Sunday, February 08, 2009

Imagine: How and why Microsoft should pervert the iPhone

Imagine we lived in an alternate reality where Apple didn't forbid applications that competed with its iPhone suite. Yes, I know it's hard. History was very different in that universe. Maybe Jobs achieved true spiritual enlightenment a few years back, and the alternative-Apple's board wasn't able to fire him.

In that reality, like here, former Palm geeks were fed up with Apple's PIM/PDA services and current BlackBerry users snorted their coffee when contemplating the iPhone ...
Gordon's Notes: The straw that broke my iPhone love

... What makes this straw a back breaker is not simply that iPhone calendaring is pathetic, it's that Apple forbids alternatives. Even on OS X there are a few alternatives to Apple products, but on the iPhone only Apple can use the USB cable, and vendors are explicitly forbidden to distribute alternatives to Apple's core applications. On the iPhone it's Apple's, or it's nothing.

It's a bad story, and, short of a revolution in Apple's attitude, it's not going to get better. Astonishingly, the Apple iPhone and MobileMe have made me miss the old Microsoft.

So I've stopped recommending the iPhone to others anyone who needs at least PalmPilot 1994 functionality, and I won't be replacing my wife's (miserable) BlackBerry Pearl with an iPhone...
In this alternate reality, Dr Doom Microsoft can be a dark hero.

Microsoft Outlook is an ugly mongrel of ancient code, but it spanks iCal and Address Book. So imagine if Microsoft were to create an iPhone calendaring, task, contact and memo suite tied to Outlook, Entourage, Exchange Server and their newest incarnation of Windows Live.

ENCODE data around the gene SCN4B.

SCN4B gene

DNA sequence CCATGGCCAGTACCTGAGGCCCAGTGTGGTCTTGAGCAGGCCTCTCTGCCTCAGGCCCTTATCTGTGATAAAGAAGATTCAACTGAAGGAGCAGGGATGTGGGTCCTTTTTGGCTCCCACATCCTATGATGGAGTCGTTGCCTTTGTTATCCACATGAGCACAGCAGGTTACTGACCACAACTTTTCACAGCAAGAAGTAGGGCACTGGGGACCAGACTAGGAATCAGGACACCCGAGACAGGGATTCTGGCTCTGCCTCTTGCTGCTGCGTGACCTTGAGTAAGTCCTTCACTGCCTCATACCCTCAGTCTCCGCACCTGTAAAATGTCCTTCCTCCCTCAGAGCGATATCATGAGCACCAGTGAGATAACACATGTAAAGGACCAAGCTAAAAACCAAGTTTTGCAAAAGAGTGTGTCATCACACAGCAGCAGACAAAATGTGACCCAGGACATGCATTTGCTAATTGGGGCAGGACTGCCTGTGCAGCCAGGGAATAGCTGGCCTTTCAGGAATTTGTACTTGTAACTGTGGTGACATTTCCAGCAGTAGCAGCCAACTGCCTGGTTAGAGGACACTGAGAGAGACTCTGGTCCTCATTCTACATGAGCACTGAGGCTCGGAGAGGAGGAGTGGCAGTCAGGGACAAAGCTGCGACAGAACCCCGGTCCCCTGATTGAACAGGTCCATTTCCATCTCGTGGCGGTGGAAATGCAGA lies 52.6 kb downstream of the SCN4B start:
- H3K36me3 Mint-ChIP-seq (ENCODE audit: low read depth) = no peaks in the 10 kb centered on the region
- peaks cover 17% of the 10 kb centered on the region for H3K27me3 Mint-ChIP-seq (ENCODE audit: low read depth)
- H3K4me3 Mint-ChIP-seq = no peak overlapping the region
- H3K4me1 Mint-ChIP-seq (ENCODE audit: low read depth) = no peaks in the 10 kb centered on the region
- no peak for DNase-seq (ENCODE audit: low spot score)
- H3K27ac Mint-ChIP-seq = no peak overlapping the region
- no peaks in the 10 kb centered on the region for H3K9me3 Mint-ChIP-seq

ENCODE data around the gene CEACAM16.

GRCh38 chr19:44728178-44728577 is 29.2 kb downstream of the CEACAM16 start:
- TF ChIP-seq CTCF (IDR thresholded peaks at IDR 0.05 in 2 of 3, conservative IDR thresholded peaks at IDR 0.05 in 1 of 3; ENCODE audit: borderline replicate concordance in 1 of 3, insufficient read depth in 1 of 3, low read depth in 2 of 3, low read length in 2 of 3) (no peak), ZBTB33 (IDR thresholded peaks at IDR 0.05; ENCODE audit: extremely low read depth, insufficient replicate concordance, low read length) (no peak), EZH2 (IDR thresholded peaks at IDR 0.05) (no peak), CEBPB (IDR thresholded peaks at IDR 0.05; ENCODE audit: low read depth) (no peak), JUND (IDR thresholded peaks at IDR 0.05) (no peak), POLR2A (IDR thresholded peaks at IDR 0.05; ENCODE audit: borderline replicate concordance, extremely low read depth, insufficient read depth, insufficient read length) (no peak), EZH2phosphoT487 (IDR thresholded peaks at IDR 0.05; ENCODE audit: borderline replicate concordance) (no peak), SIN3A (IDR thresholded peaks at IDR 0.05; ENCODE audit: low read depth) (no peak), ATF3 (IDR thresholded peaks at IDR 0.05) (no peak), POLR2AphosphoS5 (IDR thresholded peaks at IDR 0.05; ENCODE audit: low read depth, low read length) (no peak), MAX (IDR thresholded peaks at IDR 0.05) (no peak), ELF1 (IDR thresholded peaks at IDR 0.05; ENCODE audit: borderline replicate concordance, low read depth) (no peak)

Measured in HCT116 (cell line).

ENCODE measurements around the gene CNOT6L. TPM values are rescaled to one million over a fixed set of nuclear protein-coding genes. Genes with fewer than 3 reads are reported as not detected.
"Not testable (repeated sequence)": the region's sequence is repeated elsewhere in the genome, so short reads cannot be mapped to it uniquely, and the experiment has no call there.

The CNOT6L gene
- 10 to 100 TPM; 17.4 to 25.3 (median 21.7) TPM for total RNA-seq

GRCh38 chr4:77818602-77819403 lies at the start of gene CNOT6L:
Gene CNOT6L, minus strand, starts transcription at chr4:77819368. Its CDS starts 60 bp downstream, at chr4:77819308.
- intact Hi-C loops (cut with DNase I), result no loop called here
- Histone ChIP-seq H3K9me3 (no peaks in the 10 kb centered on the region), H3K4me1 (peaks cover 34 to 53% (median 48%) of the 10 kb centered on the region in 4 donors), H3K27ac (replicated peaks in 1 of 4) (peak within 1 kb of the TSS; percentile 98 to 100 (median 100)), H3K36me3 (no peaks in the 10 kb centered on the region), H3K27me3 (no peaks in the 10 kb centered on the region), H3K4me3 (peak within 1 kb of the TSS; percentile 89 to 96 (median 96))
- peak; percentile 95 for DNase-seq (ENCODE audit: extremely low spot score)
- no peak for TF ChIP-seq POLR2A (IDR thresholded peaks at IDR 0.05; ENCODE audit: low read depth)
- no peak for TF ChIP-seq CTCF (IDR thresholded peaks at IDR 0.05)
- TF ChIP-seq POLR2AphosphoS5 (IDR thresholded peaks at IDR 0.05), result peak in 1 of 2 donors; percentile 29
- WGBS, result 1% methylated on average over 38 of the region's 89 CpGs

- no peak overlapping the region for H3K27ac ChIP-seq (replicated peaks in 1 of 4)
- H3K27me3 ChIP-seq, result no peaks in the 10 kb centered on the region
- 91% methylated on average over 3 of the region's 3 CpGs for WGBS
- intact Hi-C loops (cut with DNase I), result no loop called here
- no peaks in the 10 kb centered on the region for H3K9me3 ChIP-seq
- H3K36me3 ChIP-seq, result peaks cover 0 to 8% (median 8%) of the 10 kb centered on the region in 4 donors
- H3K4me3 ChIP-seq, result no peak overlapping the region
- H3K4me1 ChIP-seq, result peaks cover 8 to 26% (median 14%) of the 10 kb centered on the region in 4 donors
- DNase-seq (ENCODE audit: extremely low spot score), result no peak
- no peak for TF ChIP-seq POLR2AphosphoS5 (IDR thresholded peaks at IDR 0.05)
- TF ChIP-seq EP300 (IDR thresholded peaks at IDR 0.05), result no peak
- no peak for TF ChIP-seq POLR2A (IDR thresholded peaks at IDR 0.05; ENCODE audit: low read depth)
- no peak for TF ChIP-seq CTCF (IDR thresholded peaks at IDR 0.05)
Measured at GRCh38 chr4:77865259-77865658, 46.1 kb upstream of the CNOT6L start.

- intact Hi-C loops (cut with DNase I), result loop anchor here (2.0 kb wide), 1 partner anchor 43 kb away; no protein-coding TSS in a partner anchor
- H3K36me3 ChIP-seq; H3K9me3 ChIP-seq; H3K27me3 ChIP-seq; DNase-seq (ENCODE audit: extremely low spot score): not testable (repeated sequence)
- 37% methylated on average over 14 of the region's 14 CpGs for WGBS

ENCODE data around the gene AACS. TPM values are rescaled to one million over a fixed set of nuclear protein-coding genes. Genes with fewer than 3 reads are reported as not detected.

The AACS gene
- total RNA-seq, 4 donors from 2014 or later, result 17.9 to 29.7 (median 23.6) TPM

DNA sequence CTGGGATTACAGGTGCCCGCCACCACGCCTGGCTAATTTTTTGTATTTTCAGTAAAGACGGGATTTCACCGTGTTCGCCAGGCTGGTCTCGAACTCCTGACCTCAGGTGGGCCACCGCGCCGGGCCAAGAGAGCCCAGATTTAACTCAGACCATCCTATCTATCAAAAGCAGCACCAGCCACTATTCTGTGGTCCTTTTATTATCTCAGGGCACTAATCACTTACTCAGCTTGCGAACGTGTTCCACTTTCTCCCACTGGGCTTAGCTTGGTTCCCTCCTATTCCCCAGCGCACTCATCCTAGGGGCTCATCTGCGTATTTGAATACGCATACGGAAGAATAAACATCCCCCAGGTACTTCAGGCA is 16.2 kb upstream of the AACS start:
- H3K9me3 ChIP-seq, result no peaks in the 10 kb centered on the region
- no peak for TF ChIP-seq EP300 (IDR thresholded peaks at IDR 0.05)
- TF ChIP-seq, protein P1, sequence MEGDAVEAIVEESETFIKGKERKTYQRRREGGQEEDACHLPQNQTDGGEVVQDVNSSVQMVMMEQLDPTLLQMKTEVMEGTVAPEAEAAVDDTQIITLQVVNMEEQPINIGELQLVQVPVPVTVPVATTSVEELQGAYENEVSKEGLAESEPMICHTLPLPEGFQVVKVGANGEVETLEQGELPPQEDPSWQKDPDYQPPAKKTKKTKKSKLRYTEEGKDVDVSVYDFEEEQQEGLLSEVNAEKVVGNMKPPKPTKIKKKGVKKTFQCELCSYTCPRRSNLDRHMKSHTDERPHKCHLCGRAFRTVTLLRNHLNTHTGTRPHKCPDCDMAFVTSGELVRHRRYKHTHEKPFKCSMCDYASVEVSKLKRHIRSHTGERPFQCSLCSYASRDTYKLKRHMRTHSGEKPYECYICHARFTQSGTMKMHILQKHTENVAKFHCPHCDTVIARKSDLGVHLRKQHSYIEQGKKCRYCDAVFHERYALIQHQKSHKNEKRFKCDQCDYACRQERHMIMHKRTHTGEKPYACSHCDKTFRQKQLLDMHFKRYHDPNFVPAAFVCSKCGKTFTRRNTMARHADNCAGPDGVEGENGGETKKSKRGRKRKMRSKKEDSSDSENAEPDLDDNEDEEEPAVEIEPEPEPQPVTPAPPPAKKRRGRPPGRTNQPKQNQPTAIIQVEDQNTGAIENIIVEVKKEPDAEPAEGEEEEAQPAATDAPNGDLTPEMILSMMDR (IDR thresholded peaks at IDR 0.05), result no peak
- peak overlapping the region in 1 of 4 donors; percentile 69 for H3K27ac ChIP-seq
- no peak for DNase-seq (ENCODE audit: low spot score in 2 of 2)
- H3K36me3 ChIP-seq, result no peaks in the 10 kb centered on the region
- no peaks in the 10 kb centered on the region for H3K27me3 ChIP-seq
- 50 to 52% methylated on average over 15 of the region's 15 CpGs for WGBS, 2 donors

Consider the advantages for Microsoft
  • They'd have a great weapon against RIM (BlackBerry)
  • They could charge $50 an iPhone app and make a bit of change
  • They'd bind more customers to Windows Live, which they could leverage to provide streaming music and video services (remember, in this alternate reality the iPhone is open to Apple's competitors). Maybe they start charging for a bundled streaming media and data store service and generate revenue there.
  • Microsoft's iPhone address book could be used to tie customers to their messaging solutions, from email to instant messaging
  • They'd make it very easy for customers to switch to Microsoft's phones since they'd have a simple data migration solution
  • They'd have several tools to pry people from Google's calendaring, email, contacts, identity, pending telephony/video (GrandCentral) and, eventually, search solutions
  • An iPhone/iTouch platform could be a part of Microsoft's Netbook response strategy.
In that bizarre reality, I'd be singing the praises of Lex Luthor Steve Ballmer.

Wow. Rescued by Microsoft. That's weird. I'm almost grateful it can't happen here.

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